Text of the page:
2014: The year I learned to run pregnant and as a new mom

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This year I learned so much about this body of mine. I learned to love it, respect it and use it to help my baby grow.

It’s pretty amazing, really, what we can make our bodies do, and what they’re meant to do.

At the beginning of 2014, I was about 14 weeks pregnant. I had just finished a December run streak, and we had just started to share the news with family and friends that we were expecting a baby.

I tried to keep running as that baby bump grew. With such a snowy winter, I continued with most of my runs on the treadmill, at the gym. I kept going until my hips started to hurt. By that time, I was about 28 weeks pregnant. I actually kept running longer than I expected I would.

After that, I tried to stay fit by doing spinning classes, walking and doing strength exercises.

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Throughout my pregnancy, I gained 35 pounds. I tried to find a balance between listening to my body and nourishing my baby and not giving in to every craving. I was really lucky to have a healthy pregnancy and a normal childbirth (although “normal” is actually crazy, intense, PAINful! And yes, I had an epidural!)

On June 27, 2014, our baby boy, Silas, was born. And oh, how our lives changed. He filled us with immense love, happiness and, well, fear.

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My expectations for getting back into running after hitting the traditional six-week mark flew out the window. Every moment was consumed by caring for our son. I don’t think I really understood how life-changing having a child would be until it happened. He needed me all the time. For months, his only naps were in the cozy arms of mom or dad. Nights were tough at first, then better, then challenging again. I had to learn that getting stuff done could wait. Baby was and is priority no. 1.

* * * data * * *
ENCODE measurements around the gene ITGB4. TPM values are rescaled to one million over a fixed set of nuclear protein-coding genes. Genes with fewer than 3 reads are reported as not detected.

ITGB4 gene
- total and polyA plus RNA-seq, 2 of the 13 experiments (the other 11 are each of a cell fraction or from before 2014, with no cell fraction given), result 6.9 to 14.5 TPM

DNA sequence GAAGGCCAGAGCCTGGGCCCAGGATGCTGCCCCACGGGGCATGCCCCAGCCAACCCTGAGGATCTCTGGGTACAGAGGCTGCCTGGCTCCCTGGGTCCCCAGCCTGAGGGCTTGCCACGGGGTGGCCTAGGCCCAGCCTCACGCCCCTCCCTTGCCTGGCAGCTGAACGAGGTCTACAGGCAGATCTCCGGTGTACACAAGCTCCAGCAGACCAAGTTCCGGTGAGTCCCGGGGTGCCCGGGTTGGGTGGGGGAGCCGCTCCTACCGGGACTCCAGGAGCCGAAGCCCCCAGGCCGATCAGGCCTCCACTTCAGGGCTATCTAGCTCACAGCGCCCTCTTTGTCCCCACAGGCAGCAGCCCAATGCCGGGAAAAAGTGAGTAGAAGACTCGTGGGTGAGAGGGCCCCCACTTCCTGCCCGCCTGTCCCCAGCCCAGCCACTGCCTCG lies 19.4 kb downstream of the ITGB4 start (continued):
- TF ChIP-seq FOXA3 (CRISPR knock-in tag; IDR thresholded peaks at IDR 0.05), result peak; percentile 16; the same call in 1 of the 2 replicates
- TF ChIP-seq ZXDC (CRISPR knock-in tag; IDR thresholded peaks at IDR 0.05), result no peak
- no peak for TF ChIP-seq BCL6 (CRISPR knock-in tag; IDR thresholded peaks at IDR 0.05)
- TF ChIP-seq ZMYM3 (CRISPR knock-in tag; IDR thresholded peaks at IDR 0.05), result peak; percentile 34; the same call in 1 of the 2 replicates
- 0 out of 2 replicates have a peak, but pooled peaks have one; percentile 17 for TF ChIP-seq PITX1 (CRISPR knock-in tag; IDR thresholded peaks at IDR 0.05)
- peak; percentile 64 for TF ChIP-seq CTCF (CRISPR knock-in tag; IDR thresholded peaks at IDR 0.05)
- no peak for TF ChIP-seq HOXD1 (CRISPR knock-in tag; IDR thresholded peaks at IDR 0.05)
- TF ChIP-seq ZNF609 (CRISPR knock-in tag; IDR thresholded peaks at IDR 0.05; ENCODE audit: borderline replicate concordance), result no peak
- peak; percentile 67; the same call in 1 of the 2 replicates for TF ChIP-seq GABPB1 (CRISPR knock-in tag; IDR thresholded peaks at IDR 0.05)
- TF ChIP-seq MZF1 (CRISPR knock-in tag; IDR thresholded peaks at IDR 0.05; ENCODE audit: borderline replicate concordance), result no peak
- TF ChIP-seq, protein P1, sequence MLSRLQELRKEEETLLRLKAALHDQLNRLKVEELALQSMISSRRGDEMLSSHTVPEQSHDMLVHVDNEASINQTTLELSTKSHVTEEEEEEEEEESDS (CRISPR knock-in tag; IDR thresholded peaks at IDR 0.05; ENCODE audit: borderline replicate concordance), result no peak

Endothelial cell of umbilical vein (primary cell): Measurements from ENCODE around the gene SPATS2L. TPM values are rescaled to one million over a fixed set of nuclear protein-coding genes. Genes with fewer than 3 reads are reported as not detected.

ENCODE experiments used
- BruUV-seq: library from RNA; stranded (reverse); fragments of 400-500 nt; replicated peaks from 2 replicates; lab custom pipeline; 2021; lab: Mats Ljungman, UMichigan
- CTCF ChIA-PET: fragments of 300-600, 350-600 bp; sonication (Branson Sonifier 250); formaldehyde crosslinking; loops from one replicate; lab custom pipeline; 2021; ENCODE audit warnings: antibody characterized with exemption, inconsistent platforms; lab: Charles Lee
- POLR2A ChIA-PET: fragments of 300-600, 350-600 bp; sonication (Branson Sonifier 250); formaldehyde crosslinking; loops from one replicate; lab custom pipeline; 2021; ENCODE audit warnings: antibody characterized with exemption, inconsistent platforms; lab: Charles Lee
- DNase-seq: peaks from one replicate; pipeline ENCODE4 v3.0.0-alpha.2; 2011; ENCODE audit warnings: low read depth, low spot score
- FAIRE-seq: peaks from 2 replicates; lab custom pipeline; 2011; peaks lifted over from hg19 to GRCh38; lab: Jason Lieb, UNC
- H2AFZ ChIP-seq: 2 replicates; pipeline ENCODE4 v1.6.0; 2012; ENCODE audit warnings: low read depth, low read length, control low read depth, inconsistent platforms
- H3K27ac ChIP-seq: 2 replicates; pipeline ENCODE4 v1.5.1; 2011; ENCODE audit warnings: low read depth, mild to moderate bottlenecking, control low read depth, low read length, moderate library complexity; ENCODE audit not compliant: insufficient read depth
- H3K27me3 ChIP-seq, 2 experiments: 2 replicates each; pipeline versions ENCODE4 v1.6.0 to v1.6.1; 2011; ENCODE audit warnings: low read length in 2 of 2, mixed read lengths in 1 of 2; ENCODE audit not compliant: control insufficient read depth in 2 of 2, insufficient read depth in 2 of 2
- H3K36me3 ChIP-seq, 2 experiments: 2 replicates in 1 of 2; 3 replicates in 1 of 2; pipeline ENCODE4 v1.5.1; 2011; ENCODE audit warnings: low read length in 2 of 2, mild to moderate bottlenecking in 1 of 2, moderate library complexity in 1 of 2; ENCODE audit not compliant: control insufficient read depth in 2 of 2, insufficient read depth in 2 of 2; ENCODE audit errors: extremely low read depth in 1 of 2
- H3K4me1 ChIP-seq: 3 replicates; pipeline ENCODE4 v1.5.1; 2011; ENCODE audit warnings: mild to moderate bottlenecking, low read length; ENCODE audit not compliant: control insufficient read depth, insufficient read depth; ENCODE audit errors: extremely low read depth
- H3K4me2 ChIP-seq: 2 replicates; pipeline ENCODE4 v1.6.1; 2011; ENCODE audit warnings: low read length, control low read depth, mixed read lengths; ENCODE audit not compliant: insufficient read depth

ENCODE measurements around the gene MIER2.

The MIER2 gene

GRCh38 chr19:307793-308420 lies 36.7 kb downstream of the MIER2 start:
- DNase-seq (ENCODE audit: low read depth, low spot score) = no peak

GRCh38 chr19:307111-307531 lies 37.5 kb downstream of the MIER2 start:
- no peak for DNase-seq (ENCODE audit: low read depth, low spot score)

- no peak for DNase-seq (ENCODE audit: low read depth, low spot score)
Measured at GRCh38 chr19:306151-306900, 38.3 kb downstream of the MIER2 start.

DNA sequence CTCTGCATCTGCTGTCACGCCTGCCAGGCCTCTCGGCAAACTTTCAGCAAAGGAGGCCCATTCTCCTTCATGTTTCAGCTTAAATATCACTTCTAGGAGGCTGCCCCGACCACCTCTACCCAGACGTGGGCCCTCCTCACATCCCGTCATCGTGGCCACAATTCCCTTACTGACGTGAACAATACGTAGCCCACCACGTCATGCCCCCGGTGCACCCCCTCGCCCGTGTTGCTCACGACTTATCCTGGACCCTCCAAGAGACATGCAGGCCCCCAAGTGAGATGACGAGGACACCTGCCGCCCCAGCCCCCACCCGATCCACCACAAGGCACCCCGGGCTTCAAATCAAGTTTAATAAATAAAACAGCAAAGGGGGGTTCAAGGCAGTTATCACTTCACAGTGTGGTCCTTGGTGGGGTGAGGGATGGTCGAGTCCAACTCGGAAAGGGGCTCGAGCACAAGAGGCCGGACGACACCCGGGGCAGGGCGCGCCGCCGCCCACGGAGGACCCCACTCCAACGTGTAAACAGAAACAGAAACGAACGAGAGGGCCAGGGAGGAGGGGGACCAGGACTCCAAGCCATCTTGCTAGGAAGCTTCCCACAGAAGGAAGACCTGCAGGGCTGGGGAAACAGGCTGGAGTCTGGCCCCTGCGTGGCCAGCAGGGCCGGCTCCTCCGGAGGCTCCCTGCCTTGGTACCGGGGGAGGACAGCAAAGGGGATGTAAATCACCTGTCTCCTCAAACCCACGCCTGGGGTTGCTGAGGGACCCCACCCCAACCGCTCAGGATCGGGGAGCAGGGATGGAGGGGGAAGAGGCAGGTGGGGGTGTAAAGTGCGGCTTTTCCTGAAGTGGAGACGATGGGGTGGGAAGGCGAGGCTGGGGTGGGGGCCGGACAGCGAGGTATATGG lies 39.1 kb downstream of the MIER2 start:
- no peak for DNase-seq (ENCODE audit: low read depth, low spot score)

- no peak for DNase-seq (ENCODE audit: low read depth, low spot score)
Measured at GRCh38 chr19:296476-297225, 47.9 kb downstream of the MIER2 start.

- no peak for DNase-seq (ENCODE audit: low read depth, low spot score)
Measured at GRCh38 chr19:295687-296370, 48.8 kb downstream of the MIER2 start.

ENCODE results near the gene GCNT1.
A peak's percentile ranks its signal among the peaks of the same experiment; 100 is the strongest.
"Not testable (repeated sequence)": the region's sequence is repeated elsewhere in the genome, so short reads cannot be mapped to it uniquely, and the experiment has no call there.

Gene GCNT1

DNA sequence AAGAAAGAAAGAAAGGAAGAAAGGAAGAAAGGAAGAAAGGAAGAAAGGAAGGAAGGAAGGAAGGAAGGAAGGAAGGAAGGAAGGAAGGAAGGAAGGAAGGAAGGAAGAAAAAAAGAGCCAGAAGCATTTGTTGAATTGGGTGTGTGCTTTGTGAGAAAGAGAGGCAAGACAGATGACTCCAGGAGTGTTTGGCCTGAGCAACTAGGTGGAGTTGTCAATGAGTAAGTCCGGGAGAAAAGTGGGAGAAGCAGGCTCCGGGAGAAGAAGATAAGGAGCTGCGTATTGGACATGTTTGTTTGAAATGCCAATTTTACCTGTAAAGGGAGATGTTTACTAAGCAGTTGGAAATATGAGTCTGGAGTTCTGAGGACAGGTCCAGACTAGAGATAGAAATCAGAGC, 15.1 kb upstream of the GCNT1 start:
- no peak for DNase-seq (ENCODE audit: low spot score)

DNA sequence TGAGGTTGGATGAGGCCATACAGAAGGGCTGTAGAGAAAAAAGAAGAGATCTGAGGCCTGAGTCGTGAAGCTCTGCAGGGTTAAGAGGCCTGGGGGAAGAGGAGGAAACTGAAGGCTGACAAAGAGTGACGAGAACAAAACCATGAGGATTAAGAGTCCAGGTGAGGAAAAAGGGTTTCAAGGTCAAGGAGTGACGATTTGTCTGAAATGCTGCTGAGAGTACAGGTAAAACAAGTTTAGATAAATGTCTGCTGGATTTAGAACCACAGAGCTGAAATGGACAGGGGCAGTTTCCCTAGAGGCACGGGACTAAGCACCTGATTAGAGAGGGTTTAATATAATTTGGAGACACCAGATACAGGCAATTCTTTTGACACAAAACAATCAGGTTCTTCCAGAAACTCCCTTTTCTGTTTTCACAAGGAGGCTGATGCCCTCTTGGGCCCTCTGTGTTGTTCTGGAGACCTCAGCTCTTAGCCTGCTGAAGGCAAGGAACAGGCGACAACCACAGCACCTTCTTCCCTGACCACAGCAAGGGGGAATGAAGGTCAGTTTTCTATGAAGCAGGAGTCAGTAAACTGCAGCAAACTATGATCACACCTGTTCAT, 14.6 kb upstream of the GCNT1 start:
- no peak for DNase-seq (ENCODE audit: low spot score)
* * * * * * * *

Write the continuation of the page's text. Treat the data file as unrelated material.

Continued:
Unexpected challenges with breastfeeding ultimately lengthened my recovery time until Silas was about three months old. Only then did I start feeling like some semblance of my old self. Except now, it’s April, the Mama. And I love it. It feels like the person I was always meant to be.

My first post-partum run wasn’t until mid-September. At that point I still had nurses coming to change my dressing every couple of days. But I couldn’t wait to get outside.

Those first few runs and workouts were so hard. But gradually they became a little easier and I realized I wasn’t completely starting from square one again (probably thanks to my fitness during pregnancy).

In late October, I decided I wanted to sign up for the Santa Shuffle. It’s just a fun run, but I needed a goal. It turned out to be a good decision. The registration forced me to get out for three runs a week. Not only were those runs good for my sanity, but they helped me get some confidence back.

I’ve kind of let my running slip over the past couple of weeks, with the hustle bustle of the Christmas season. But yesterday I signed up for the first run of 2015: the 13K Lorneville Loop! So things are about to get real!

This year, my running all but came to a halt. But I’m picking it up again. I’m learning how to juggle motherhood and fitness, and admiring all those fit moms out there who manage to make it work.

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Hope you all can take time to acknowledge your own accomplishments of 2014 as we look forward to another year and whatever challenges and blessings it may bring.

HAPPY NEW YEAR!

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Donuts, head colds and exhaustion

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All of these things are not conducive to running.